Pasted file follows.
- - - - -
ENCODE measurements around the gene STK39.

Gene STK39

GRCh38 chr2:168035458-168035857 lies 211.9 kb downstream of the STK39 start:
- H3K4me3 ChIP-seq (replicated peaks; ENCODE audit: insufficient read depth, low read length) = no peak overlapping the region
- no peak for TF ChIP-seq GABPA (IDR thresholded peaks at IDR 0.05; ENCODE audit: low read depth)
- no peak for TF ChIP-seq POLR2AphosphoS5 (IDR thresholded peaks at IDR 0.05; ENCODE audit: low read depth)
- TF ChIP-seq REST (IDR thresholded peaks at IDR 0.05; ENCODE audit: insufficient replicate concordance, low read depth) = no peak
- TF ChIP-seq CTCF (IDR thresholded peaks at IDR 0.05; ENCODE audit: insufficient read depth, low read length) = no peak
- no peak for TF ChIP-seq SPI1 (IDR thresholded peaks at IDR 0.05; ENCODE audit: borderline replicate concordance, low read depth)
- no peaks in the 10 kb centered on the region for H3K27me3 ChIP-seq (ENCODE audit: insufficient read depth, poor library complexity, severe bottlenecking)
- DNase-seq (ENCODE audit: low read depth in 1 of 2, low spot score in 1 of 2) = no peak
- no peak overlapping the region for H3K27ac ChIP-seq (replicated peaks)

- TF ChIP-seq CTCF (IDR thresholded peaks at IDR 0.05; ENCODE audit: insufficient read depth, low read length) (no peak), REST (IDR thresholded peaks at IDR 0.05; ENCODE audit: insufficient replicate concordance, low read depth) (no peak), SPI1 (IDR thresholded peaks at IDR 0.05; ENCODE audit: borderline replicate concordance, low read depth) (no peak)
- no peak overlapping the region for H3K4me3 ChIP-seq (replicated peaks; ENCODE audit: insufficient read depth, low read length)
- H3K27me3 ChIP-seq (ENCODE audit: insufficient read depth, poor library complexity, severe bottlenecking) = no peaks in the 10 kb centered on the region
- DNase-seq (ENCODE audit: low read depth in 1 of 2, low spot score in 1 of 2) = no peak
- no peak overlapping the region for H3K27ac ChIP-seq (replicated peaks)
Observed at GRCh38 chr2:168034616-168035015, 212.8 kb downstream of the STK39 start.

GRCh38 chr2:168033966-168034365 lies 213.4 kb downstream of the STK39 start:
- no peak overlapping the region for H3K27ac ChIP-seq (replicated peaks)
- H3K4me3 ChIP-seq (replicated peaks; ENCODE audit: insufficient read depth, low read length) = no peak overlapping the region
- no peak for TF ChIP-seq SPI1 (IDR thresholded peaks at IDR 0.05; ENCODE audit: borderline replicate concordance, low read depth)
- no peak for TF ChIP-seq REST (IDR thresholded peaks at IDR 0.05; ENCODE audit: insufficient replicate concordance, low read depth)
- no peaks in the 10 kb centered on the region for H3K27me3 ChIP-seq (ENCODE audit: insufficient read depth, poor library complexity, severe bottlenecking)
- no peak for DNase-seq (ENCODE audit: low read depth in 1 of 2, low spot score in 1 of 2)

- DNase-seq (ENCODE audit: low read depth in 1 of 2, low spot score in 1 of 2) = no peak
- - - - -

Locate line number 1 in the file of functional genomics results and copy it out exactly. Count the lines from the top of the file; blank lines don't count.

ENCODE measurements around the gene STK39.